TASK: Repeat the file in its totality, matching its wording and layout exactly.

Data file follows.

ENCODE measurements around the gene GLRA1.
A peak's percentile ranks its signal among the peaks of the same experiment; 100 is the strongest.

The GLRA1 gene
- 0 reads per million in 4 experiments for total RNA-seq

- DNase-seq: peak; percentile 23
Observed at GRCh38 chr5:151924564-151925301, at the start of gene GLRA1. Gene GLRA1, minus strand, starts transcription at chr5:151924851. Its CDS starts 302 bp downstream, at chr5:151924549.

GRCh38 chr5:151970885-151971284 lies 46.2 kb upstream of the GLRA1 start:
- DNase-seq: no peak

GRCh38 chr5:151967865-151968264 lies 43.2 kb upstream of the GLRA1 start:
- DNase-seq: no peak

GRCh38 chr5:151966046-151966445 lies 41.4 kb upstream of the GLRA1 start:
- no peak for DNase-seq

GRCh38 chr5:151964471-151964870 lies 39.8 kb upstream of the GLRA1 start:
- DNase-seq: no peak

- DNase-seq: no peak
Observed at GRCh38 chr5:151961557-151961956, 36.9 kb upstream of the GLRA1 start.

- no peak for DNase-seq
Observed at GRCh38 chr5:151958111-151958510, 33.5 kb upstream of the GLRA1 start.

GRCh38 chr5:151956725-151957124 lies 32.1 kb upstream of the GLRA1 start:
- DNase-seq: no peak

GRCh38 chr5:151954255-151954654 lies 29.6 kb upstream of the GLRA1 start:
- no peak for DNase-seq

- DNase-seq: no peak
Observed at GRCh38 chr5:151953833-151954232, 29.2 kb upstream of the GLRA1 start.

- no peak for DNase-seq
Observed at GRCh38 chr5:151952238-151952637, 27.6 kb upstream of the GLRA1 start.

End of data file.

ENCODE measurements around the gene GLRA1.
A peak's percentile ranks its signal among the peaks of the same experiment; 100 is the strongest.

The GLRA1 gene
- 0 reads per million in 4 experiments for total RNA-seq

- DNase-seq: peak; percentile 23
Observed at GRCh38 chr5:151924564-151925301, at the start of gene GLRA1. Gene GLRA1, minus strand, starts transcription at chr5:151924851. Its CDS starts 302 bp downstream, at chr5:151924549.

GRCh38 chr5:151970885-151971284 lies 46.2 kb upstream of the GLRA1 start:
- DNase-seq: no peak

GRCh38 chr5:151967865-151968264 lies 43.2 kb upstream of the GLRA1 start:
- DNase-seq: no peak

GRCh38 chr5:151966046-151966445 lies 41.4 kb upstream of the GLRA1 start:
- no peak for DNase-seq

GRCh38 chr5:151964471-151964870 lies 39.8 kb upstream of the GLRA1 start:
- DNase-seq: no peak

- DNase-seq: no peak
Observed at GRCh38 chr5:151961557-151961956, 36.9 kb upstream of the GLRA1 start.

- no peak for DNase-seq
Observed at GRCh38 chr5:151958111-151958510, 33.5 kb upstream of the GLRA1 start.

GRCh38 chr5:151956725-151957124 lies 32.1 kb upstream of the GLRA1 start:
- DNase-seq: no peak

GRCh38 chr5:151954255-151954654 lies 29.6 kb upstream of the GLRA1 start:
- no peak for DNase-seq

- DNase-seq: no peak
Observed at GRCh38 chr5:151953833-151954232, 29.2 kb upstream of the GLRA1 start.

- no peak for DNase-seq
Observed at GRCh38 chr5:151952238-151952637, 27.6 kb upstream of the GLRA1 start.